Museums boss looking forward to a healthy past; IN straitened times, there's a new man in charge of Tyne & Wear's museums. DAVID WHETSTONE finds that he's relishing the task.
Without fanfare, the acting director of Tyne & Wear Archives & Museums (TWAM) became director of the organisation which looks after 12 of the region's museums, galleries and heritage sites housing some internationally important collections.
"It was fantastic, it was great," enthuses a man whose career has given him an intimate knowledge of North East museums and what they have to offer.
"I had a lot of practice as assistant director but it's different being director because you can start shaping the organisation in line with your views."
Obviously there is scope for this but Mr Watson takes over at a difficult time when organisations are being shaped by outside forces beyond their control.
With the imminent demise of the Museums, Libraries and Archives Council (MLA), some of its duties are transferring to Arts Council England.
These include the running of the Renaissance in the Regions programme - or its successor - which has directed funding to regional museums including a North East group headed by TWAM.
Announcing a new "road map" for the future of the programme earlier this month, Arts Council England chief executive Alan Davey said: "Although there are considerably less funds available than in previous years, and we have some tough decisions ahead, there is room for ambition alongside pragmatism."
MLA chief executive Roy Clare talked of "tough decisions caused by very tight financial circumstances".
The Department of Culture, Media and Sport also announced in the autumn that it intends to stop funding regional museums directly.
Its status as a nationally important museums group means TWAM has been receiving pounds 2.4m annually from the DCMS. But after 2015 it is likely that money will have to be found elsewhere.
All this could be construed as highly alarming but Iain Watson seems unperturbed. His response to the DCMS announcement at the time was to say: "We welcome the assurance from DCMS that it is confident new sponsors will be identified."
To me he says: "I'm very much a glass half full person but we have to accept there's less money in the public sector."
He says that actually only 15% of TWAM's funding comes from the DCMS with the lion's share of 40% coming from the five Tyne & Wear councils which remain supportive.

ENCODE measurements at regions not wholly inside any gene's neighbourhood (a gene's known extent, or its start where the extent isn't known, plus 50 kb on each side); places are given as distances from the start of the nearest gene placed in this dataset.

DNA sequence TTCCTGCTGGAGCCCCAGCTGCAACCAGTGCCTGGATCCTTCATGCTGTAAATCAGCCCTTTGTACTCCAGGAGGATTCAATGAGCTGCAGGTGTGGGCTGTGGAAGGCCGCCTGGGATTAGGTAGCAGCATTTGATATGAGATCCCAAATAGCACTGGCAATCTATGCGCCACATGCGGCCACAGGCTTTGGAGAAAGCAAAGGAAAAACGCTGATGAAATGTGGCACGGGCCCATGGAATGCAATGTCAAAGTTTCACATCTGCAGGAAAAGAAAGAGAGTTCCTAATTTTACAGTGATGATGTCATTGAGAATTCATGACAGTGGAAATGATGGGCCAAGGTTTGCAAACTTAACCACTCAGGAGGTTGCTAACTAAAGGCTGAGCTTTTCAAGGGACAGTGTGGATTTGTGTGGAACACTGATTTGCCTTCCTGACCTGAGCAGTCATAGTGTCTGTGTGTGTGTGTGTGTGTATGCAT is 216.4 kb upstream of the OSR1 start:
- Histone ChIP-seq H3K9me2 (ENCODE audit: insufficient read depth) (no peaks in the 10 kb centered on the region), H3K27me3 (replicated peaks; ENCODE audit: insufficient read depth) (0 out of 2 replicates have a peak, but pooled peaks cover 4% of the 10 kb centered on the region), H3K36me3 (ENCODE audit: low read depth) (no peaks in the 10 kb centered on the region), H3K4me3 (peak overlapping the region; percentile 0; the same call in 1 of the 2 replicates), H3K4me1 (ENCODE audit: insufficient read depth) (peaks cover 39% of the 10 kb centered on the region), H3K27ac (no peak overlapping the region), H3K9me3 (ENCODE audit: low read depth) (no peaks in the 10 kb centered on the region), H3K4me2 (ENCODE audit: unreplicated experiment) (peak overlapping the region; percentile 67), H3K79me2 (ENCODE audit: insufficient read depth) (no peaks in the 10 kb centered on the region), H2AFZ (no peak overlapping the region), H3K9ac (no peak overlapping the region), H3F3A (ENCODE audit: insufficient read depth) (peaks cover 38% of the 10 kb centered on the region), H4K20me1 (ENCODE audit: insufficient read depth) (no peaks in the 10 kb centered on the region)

But he says the Renaissance money also comes from central government and it's "great news" that it's guaranteed at least through the coming year.
"It has been a really successful programme in the development of museums over the last seven years," he says.
A new system, the details of which are yet to be announced, is coming in to replace it. There is likely to be less money involved but Mr Watson believes TWAM is very well placed to benefit from it.
Nonetheless he adds that it's important to embrace a "culture of entrepreneurship" which is why a new TWAM fundraising and development trust was set up to explore ways of raising revenue.
So what about free admission? Since the old Hancock Museum reopened as Great North Museum: Hancock, with free entry, people have flocked in. The total admission now exceeds 1.2m visitors.
"At the moment our local authorities and the university (Newcastle) are very supportive of maintaining free admission and personally I very much believe in free admission and hope it can continue," says the new boss.
Grave talk of future finances might sound dispiriting but there is at least one reason why Iain Watson seems unfazed by what's to come.
Having begun his career with the old Tyne & Wear Museums as assistant manager of Wallsend Heritage Centre - remaining for four years until he went off to work for Durham County Council's heritage portfolio - he returned in 2001 to be senior curator at the Hancock.
After two and a half years he was seconded to Newcastle University to be first project manager for what became Great North Museum: Hancock.
"I had the task of getting the Heritage Lottery Fund money (pounds 9.25m) so had to put in a stage one bid.
"We had seven months to do it and if we didn't get that funding to match with European Regional Development Fund money, it wouldn't have happened.
"It was absolutely crucial for the university and Tyne & Wear Museums that we got the money, and we did."
On the day the bid had to be delivered by hand, power cables were down on the East Coast rail line and there was a London Tube strike. But mission was accomplished.
"I really enjoyed it but it was very hard work," says TWAM's new boss.
If anything, it has put current major obstacles into perspective.
But there's another reason why Iain Watson is viewed as a safe pair of hands. He loves what he does.
He was brought up in Newcastle, up the West Road and then in Gosforth, by parents who were librarians and who took him on many trips to museums and heritage sites which he enjoyed.
He did a first degree in archaeology at Leicester University and then an MA at Bradford. He became fascinated with the science of archaeology which brought him back to the North East in 1983 to do research work at Durham University.
He was on his way into teaching, studying for a post graduate certificate in education, when the Wallsend job came up, offering work in heritage and in the classroom.
Now a boyish 50, you would say he had never looked back if that weren't patently ridiculous for a man in charge of museums.
With a half full glass and a plate that clearly has a great deal on it, he sees no reason to stop thinking big. Even a long promised extension to the Laing Art Gallery is back on the cards, it seems. This could be the man finally to make it happen.
TOP JOB New museums boss Iain Watson with the Turbinia, one of the North East treasures that he has loved since his boyhood on Tyneside